Persistent Data Collection

To keep track of the latest device changes, you can use Edge DX’s powerful and open database!

You can modify the script to collect the data and write it to a data index by converting it to JSON and including the SIP DATA stanza. This is shown below. Leaving the SIP EVENT stanza in it will write it as a device event; this may be useful, but this is not required.

[Console]::OutputEncoding = [System.Text.Encoding]::UTF8 # This line is added automatically to help with Unicode characters. Please add your code below 
$reults=Get-PhysicalDisk | Format-Table -AutoSize
## Write-Output "### SIP EVENT BEGINS ###"
## Write-Output  $results
## Write-Output "### SIP EVENT ENDS ###"
[array]$arrSysInfo = @()
$arrSysInfo  =   Get-PhysicalDisk | select MediaType, OperationalStatus, Size, FriendlyName, Manufacture, Model
Write-Output("### SIP DATA BEGINS ###")
Write-Output $arrSysInfo | ConvertTo-JSON
Write-Output("### SIP DATA ENDS ###")
Write-Output("### SIP EVENT BEGINS ###")
Write-Output $arrSysInfo | ConvertTo-JSON
Write-Output("### SIP EVENT ENDS ###")

Selecting the Sends Data checkbox and entering a name for the data index (i.e., Win_Disk_Information) will automatically create and write the JSON data from the SIP DATA stanza.


Figure 9 – Writing to a Data Index

If the trigger is set to Custom Action – System, you can run it as you did before on one or multiple devices from the Actions drop-down menu.

Once the script has been run, you will see the information stored in the data index by selecting the Configuration page and selecting Data from the navigation pane.

Fig12 DatIndexes

Figure 10 – Data Indexes

Selecting the data index that you specified when the script was created will display all the values it collected and information about the device it was collected on.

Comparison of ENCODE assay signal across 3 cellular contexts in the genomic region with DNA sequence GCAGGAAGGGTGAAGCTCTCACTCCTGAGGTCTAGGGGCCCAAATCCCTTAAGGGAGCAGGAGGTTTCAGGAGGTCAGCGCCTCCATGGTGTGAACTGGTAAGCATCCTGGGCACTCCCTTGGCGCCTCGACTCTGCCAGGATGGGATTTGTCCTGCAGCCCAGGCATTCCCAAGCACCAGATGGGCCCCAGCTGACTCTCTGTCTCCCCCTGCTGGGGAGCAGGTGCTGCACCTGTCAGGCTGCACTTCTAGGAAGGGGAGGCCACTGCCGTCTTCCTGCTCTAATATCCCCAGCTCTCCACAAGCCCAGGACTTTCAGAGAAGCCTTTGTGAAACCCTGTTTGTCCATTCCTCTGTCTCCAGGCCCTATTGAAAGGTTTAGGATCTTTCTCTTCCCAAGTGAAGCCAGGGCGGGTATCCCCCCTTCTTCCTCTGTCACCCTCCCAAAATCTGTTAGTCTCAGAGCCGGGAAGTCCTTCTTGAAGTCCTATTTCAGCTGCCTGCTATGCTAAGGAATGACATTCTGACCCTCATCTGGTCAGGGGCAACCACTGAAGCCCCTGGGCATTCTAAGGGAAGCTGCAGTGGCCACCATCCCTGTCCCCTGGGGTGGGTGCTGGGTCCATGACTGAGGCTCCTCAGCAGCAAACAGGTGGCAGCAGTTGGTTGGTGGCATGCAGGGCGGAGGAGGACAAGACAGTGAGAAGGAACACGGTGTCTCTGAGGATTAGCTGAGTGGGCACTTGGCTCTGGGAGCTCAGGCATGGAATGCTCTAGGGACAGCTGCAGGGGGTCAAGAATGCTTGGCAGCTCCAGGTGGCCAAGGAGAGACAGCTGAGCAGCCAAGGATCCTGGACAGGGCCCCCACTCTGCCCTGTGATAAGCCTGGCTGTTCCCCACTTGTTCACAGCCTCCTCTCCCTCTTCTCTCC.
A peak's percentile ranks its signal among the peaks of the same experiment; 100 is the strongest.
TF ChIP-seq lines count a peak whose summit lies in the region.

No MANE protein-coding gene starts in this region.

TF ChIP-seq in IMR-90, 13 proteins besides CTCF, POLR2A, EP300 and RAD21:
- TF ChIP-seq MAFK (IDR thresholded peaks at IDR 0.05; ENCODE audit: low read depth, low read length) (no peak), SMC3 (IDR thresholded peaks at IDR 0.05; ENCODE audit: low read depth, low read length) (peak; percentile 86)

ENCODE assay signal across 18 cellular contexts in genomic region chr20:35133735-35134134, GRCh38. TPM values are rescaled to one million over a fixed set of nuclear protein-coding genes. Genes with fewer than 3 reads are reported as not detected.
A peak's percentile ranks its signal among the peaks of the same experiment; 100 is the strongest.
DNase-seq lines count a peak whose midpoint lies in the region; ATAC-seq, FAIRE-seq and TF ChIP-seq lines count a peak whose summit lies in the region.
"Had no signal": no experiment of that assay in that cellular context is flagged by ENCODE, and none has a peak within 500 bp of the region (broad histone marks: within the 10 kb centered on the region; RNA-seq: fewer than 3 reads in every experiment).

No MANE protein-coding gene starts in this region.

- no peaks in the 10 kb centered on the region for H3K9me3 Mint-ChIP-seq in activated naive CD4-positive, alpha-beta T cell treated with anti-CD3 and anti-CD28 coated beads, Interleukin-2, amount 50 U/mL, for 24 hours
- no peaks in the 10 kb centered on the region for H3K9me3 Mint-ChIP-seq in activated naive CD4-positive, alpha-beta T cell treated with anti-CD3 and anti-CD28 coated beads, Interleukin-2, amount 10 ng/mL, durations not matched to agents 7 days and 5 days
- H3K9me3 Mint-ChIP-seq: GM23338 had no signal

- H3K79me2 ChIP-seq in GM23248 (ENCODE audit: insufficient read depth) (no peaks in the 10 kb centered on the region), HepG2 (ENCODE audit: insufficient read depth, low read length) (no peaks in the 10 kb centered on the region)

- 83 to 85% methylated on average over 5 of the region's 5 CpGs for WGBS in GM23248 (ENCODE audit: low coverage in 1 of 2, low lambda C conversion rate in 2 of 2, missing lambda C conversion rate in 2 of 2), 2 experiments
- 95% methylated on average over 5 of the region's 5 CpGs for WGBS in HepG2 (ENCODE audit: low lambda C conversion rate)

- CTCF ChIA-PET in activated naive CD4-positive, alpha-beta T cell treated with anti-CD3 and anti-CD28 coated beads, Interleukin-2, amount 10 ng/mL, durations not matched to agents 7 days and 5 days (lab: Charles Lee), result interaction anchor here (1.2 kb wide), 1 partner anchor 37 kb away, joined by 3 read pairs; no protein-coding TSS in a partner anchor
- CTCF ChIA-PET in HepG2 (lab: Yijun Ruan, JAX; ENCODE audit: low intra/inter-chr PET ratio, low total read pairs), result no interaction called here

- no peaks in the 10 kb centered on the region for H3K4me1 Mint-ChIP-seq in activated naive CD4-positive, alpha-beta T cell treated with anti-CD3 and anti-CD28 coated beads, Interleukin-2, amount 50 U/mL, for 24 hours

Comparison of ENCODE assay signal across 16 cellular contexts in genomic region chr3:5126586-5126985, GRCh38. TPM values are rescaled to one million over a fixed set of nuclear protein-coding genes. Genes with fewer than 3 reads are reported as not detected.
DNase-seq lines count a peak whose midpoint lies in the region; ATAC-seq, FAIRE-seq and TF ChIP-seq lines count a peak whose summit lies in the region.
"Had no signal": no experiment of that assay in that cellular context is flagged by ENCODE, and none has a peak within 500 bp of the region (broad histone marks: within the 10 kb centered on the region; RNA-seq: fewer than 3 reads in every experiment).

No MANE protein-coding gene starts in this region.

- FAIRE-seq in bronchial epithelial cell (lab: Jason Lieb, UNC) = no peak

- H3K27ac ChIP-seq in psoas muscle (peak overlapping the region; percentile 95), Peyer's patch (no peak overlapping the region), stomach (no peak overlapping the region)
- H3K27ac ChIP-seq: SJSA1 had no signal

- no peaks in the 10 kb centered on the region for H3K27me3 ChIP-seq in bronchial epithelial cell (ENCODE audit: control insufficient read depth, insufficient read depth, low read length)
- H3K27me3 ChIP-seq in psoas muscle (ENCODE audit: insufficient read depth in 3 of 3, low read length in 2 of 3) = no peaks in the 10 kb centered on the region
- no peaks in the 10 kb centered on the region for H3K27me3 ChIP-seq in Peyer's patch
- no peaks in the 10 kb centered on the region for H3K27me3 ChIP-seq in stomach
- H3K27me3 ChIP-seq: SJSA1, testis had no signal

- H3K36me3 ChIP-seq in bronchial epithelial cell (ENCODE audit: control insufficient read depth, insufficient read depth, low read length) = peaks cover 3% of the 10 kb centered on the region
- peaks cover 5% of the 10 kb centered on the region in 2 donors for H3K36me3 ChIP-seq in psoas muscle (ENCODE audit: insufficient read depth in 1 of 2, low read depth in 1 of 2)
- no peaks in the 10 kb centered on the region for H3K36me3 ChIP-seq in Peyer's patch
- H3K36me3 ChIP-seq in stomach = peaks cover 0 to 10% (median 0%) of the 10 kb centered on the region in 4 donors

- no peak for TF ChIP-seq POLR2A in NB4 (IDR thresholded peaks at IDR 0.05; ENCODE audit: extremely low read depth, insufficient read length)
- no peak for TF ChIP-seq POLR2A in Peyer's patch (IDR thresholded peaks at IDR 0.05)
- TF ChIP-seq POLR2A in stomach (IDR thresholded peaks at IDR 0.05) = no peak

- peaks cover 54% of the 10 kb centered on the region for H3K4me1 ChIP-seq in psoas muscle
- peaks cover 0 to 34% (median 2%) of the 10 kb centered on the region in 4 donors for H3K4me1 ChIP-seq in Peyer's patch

Fig11 CollectedData

Figure 11 – Collected Data

You can select the columns you want to display in the left-hand column.

Fig12 Curated Data

Figure 12 – Curated Data

Custom Reports

Once you have displayed the data, select Create Custom Report if you want to access the information regularly.


Figure 13 _Create Custom Report.

Put the values you want in the pop-up Wizard, click the Publish checkbox, and click Create.

Fig14 PublishReport

Figure 14- Publish Custom Report

The report can be viewed by selecting the Reports tab. I like using the table view (set in the upper right corner) and using the Name filter box to find my reports.


Figure 15 – Custom Reports

Once a report is displayed, it can be edited, exported as a CSV file, deleted, or filtered to show only the required information.

Fig16Filtered Reports

Figure 16 – Filtered Report

Automated Data Collection

So far, we have covered collecting data as needed. Still, you can also automatically collect data on a schedule when a device is powered on (SIP Service Start), when a user logs on, or when another event occurs.

To do this, edit the script and select the Trigger you want to set off the script. I decided to have this script run Once a day. Make sure to click Update Script once you have changed the trigger.


Figure 17 – Other Triggers

You can now view this information from your Custom Report.

Although Edge DX collects the information most users need, it also enables the collection of additional information and allows users to display information in ways limited only by their imagination. The information included in this article should help you decide which method is best for your situation. 

If you currently use ControlUp Edge DX, you can cut and paste the script in this blog into your environment. If you are not yet on Edge DX, you can visit this web page for more information, to start a free trial, or to book a demo of it or any other of ControlUp’s award-winning products.

About the author

Tom Fenton

Tom Fenton is a Technical Marketing manager here at ControlUp (in addition to an all-around great guy). He’s THE subject matter expert for Edge DX, our physical endpoint monitoring solution, as well as an expert in all things VMware (FACT: he used to work at VMware, teaching their employees about their technology). He creates valuable, educational content for the ControlUp blog, leads deep-dive webinars, and educates our sales teams and other IT professionals with tips and tricks about how to use ControlUp solutions. In his spare time, he writes for and Virtualization Review magazine, and enjoys outdoor sports in the Pacific Northwest. Connect with him on Twitter @vDoppler.